Untitled (Web 1) is a mezzotint print of a spider’s web on Hahnemühle Copperplate paper. It was printed and published by Lapis Press, Los Angeles, in an edition of eighty plus twelve artist’s proofs numbered 1–12 and a further fifteen artist’s proofs numbered I–XV. The copy held by ARTIST ROOMS is the final artist’s proof and is inscribed ‘AP XV/XV’ at the bottom left corner and signed by the artist at the bottom right corner in pencil. Artist’s proofs are identical in appearance to the numbered edition but are usually printed beforehand with the artist and publisher retaining most, if not all, of these proofs. The subject matter of this print – as is the case with the majority of Vija Celmins’s drawings, prints and paintings – is based on a photograph of a spider’s web rather than the direct observation of nature. The art historian Susan Lambert has outlined the basic tenets of mezzotint as a technique, one which Celmins has utilised in numerous prints, writing:
Mezzotint is a form of tonal engraving and, because the engraver works from dark to light, it is often described as a negative process. The plate is prepared so that it will print an even, deep black. This is done by pitting its surface systematically with a serrated chisel-like tool, known as a rocker, which raises a uniform burr. The design is formed by smoothing the burr so that different areas of the plate will hold different quantities of ink and therefore print different tones of grey … Highlights are achieved by burnishing the plate quite smooth so that when it is wiped no ink remains on these areas.
(Susan Lambert, Prints: Art and Techniques, London 2001, p.50.)
This is a small, landscape-oriented print on a much larger sheet of portrait paper, the dense black tones achieved by its highly-inked plate enhanced by the vast expanse of white paper that surrounds it. It is one of four numberedUntitled (Web) prints by Celmins in ARTIST ROOMS that utilise various printmaking techniques, presenting a series of four different web formations. There is a gradual shift fromUntitled (Web 1) to Untitled (Web 4) in the character of these printed webs: from a high contrast, carefully delineated construction to a blurry, greyscale image in which the gossamer threads seem to recede into the darkness, hardly differentiated at all. The threads of Untitled (Web 1) are certainly the crispest and most defined of the series, and this print also has the blackest background. The web stretches between all four edges of the plate in a distorted trapezoid shape. The web appears taut and quite regular, and is highlighted at its apex point as if struck by a beam of light. The tonal mezzotint background is smooth and even, yet almost pixellated in its regular precision, echoing the reproduced, photographic source material. This work relates to the series of web charcoal on paper drawings which Celmins begun in the late 1990s with Web #1 (1999). Stressing the interrelation between her drawing and printmaking practices, in particular the mezzotint Web prints, Celmins has commented:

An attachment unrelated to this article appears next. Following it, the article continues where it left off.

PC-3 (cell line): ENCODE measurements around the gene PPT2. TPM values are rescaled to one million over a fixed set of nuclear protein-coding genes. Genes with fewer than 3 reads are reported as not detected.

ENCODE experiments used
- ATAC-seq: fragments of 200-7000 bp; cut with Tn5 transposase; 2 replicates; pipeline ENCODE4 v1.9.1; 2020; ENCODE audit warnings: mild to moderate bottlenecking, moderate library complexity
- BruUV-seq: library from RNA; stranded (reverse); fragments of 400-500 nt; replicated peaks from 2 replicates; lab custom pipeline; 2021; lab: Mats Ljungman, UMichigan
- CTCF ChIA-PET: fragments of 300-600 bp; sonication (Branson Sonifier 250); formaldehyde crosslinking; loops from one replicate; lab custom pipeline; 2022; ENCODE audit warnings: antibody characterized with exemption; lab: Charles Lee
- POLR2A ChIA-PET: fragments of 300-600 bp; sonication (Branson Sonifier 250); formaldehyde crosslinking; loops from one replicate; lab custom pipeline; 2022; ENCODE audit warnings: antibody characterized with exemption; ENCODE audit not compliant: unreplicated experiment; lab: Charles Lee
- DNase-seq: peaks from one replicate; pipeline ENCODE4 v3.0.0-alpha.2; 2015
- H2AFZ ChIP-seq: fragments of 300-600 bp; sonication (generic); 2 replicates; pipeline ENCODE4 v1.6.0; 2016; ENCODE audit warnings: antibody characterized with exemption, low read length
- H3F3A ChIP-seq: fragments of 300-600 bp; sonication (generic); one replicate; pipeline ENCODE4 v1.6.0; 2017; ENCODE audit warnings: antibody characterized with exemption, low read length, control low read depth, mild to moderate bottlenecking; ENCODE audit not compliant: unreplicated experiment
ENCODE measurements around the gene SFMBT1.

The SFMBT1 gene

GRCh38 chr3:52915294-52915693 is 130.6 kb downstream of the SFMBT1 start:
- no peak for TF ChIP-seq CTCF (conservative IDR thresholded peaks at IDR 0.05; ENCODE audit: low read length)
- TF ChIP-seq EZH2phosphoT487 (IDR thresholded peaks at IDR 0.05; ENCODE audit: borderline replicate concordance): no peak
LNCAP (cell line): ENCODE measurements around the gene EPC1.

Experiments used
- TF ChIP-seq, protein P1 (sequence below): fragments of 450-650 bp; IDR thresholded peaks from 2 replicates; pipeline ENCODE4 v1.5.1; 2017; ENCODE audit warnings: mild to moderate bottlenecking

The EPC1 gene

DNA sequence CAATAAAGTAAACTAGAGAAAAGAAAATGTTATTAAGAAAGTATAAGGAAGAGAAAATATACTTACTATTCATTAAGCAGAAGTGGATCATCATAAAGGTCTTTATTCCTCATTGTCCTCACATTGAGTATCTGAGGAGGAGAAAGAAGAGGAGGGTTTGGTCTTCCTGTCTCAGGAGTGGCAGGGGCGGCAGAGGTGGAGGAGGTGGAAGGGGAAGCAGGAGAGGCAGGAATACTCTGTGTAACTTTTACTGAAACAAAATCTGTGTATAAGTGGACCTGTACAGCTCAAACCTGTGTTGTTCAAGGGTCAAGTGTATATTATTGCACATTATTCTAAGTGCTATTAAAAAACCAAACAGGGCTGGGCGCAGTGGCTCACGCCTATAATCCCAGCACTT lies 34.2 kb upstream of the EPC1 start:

I believe working on the mezzotint, which I found to be very bizarre at first – working from black to white – influenced all those charcoal drawings. I started the drawings because I was beginning to think my painting was getting too concentrated, too tight, and I wanted to make work that was a little more open, maybe get more gesture in there with my hand.
(Quoted in Rippner 2002, p.28.)
Crediting the print technique with a productive effect on her use of charcoal, the artist underlines their shared status as negative processes – in the drawing, there is a gradual uncovering of the white paper surface as the charcoal is erased, and in the working up of a mezzotint the plate undergoes a tonal progression from dark to light. Indeed, these reversals also refer back to the works’ source material – mimicking photography – in which the image is captured on film in reverse as a negative trace. Celmins has said of the web that: ‘It’s an image that’s got a lot of associations with it, which I put in this very cold, scientific kind of dressing that I like to put my work in … you know, just the facts. I was seeing whether I could put an image that’s so charged emotionally in this kind of context.’ (Quoted in Sollins 2003, p.171.) This renunciation of overt interpretations and effacement of emotional or theatrical presence is fundamental to the artist’s approach to her photographic subjects, which also include night skies, oceans and vast expanses of desert.
In conversation with fellow artist Robert Gober in 2002, Celmins further explained her personal relationship to the spider web, both as an image and as a material presence:
[R]ecently I’ve picked up this spider web image, which is an image that’s very, very fragile, and implies something maybe more broken, more old, more tenuous … I found them in science images and I was drawn to them … I’ve been letting the cobwebs grow and am very delighted that, somehow, from the pictures in books they’ve come out in the real world.
(Quoted in Gober 2004, p.25.)
Samantha Rippner, The Prints of Vija Celmins, exhibition catalogue, Metropolitan Museum of Art, New York 2002, reproduced p.40.
Susan Sollins, ‘Vija Celmins’, in Art 21: Art in the Twenty-First Century 2, New York 2003, pp.162–73, reproduced p.170.
‘Robert Gober in Conversation with Vija Celmins’, in Lane Relyea, Robert Gober and Briony Fer, Vija Celmins, London and New York 2004, pp.8–38.